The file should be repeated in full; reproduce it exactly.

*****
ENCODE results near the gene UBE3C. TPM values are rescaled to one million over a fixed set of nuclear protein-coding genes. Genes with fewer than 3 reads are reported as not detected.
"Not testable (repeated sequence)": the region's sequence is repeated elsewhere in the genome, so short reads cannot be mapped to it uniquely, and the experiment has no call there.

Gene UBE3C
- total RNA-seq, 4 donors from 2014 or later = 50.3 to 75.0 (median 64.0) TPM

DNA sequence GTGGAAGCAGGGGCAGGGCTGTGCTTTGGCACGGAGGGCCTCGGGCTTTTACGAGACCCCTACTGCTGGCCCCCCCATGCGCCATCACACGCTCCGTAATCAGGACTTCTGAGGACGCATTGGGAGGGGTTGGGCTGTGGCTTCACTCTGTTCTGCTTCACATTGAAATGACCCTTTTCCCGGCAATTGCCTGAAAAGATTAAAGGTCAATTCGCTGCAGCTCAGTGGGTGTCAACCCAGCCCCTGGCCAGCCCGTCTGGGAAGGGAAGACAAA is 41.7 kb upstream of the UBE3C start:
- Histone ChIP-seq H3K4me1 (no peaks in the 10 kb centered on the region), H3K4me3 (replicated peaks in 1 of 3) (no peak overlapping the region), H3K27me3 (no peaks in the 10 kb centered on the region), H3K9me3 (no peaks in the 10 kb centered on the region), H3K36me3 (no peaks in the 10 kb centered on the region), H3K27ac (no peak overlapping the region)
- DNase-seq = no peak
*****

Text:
ENCODE results near the gene UBE3C. TPM values are rescaled to one million over a fixed set of nuclear protein-coding genes. Genes with fewer than 3 reads are reported as not detected.
"Not testable (repeated sequence)": the region's sequence is repeated elsewhere in the genome, so short reads cannot be mapped to it uniquely, and the experiment has no call there.

Gene UBE3C
- total RNA-seq, 4 donors from 2014 or later = 50.3 to 75.0 (median 64.0) TPM

DNA sequence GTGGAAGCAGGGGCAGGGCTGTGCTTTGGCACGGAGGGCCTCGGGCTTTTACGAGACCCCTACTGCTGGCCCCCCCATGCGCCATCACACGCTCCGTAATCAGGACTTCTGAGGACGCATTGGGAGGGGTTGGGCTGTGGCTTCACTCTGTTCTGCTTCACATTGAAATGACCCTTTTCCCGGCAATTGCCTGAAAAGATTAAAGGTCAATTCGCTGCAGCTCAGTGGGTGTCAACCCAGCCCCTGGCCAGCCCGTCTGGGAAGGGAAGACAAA is 41.7 kb upstream of the UBE3C start:
- Histone ChIP-seq H3K4me1 (no peaks in the 10 kb centered on the region), H3K4me3 (replicated peaks in 1 of 3) (no peak overlapping the region), H3K27me3 (no peaks in the 10 kb centered on the region), H3K9me3 (no peaks in the 10 kb centered on the region), H3K36me3 (no peaks in the 10 kb centered on the region), H3K27ac (no peak overlapping the region)
- DNase-seq = no peak